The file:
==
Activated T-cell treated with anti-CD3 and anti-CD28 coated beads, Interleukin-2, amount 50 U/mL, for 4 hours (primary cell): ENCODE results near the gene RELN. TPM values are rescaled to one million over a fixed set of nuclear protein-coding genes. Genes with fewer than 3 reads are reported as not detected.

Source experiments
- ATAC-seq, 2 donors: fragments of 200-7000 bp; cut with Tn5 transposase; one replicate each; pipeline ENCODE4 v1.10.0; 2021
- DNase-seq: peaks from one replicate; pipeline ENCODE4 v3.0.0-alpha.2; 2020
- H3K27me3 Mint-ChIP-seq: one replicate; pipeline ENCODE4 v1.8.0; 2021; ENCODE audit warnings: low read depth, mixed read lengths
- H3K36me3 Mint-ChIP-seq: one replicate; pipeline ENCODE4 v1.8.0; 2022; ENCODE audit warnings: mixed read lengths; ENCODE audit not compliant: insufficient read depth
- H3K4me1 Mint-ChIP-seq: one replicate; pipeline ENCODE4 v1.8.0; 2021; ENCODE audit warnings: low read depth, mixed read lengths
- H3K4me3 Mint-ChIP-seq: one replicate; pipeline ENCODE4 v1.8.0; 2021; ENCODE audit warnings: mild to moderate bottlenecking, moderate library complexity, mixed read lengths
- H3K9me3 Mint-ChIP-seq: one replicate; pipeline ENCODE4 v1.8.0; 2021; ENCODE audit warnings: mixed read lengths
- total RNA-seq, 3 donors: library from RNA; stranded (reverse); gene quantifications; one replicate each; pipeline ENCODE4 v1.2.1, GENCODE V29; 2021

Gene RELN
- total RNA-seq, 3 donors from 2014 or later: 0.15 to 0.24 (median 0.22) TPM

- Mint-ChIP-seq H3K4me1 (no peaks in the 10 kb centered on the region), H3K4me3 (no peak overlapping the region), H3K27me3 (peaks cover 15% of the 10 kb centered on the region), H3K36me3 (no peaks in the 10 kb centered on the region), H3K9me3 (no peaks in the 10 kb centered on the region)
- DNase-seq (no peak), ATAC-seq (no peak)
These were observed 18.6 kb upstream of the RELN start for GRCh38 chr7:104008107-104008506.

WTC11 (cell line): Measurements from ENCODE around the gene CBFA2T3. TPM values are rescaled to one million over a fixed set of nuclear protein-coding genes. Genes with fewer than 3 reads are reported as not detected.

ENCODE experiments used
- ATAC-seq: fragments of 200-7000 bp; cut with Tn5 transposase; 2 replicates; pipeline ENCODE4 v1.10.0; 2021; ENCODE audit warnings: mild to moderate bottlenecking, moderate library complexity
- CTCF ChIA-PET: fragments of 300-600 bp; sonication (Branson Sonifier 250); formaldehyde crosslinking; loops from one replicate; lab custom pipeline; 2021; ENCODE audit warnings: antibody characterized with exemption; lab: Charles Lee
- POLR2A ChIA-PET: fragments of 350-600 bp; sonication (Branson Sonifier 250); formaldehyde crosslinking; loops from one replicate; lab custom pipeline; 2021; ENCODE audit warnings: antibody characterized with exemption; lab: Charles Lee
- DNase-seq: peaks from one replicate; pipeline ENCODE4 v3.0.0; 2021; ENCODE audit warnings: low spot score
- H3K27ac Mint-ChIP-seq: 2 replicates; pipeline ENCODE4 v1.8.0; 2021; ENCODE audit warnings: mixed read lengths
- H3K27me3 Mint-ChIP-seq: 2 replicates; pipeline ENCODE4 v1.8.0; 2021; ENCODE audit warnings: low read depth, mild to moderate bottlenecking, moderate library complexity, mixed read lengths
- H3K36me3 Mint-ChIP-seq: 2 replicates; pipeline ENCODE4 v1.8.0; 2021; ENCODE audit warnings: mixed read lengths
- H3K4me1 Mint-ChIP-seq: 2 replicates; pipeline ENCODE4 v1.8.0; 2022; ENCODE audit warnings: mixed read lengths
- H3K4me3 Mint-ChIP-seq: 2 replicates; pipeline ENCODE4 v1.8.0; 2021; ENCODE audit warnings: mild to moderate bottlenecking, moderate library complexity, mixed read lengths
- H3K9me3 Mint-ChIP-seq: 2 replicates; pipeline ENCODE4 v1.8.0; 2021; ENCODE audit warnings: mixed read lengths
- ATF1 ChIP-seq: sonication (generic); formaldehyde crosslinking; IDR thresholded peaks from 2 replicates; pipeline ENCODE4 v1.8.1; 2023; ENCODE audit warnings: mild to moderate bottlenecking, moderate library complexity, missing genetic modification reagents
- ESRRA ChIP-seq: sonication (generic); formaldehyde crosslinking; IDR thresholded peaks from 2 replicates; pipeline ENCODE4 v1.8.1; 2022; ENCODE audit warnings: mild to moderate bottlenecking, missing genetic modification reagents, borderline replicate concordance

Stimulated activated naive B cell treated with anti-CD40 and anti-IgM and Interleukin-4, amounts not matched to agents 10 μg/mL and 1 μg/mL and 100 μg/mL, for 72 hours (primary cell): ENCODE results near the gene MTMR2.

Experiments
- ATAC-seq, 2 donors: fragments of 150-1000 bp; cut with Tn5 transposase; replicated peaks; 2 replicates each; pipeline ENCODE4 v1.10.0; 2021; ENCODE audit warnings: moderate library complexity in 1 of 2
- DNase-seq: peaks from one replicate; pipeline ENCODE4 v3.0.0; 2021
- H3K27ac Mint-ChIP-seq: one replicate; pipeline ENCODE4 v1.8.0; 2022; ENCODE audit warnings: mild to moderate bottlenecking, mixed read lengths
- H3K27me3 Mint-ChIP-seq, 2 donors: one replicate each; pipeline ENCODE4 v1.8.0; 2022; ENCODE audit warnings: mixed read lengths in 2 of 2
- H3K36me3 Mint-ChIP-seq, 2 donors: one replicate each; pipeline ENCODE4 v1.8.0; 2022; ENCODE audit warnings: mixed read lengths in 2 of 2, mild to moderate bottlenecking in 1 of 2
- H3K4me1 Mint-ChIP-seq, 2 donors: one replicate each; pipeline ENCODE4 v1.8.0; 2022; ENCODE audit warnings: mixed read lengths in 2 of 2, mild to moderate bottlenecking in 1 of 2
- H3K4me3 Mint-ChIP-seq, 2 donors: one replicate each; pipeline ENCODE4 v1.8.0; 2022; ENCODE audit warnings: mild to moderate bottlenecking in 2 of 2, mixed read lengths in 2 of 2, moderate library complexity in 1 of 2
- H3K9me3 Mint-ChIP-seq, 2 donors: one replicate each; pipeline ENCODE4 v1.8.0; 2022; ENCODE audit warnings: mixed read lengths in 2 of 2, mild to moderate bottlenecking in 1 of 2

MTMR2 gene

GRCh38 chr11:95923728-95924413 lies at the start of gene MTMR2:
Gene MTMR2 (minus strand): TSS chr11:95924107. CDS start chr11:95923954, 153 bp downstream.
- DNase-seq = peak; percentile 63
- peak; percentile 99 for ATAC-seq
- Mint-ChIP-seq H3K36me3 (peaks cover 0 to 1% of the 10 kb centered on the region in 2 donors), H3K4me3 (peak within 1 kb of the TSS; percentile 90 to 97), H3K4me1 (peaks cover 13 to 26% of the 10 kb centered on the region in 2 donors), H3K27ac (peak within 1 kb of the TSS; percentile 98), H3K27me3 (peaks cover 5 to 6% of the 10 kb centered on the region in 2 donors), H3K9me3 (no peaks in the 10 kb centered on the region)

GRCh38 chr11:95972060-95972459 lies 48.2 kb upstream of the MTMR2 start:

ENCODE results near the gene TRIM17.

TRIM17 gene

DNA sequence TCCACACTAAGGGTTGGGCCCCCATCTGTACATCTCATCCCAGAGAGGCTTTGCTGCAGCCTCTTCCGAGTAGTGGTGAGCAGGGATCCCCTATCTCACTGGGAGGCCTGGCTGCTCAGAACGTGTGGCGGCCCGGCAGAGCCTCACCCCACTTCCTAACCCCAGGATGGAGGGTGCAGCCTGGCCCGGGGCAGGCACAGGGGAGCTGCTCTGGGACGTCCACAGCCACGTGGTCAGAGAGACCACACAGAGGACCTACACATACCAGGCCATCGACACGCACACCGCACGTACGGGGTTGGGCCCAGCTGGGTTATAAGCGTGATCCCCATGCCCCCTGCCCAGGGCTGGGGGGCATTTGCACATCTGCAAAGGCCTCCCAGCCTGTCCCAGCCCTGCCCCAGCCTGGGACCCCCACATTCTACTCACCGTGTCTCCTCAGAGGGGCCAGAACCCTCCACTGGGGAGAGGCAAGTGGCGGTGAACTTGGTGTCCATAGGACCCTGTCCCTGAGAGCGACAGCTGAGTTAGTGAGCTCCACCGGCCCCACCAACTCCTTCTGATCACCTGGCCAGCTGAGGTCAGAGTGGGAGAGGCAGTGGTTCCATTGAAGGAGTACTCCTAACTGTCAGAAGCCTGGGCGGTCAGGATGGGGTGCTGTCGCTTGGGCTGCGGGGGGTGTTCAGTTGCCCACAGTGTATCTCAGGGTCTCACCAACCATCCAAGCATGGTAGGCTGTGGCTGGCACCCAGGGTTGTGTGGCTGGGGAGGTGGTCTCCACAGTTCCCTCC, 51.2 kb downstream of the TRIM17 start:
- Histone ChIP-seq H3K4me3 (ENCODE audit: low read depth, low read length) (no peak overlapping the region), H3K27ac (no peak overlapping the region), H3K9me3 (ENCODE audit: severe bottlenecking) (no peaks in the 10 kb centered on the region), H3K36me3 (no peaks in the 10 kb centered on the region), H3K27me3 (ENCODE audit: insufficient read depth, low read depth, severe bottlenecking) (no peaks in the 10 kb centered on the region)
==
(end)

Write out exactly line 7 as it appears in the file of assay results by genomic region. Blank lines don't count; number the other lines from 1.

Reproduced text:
- H3K4me1 Mint-ChIP-seq: one replicate; pipeline ENCODE4 v1.8.0; 2021; ENCODE audit warnings: low read depth, mixed read lengths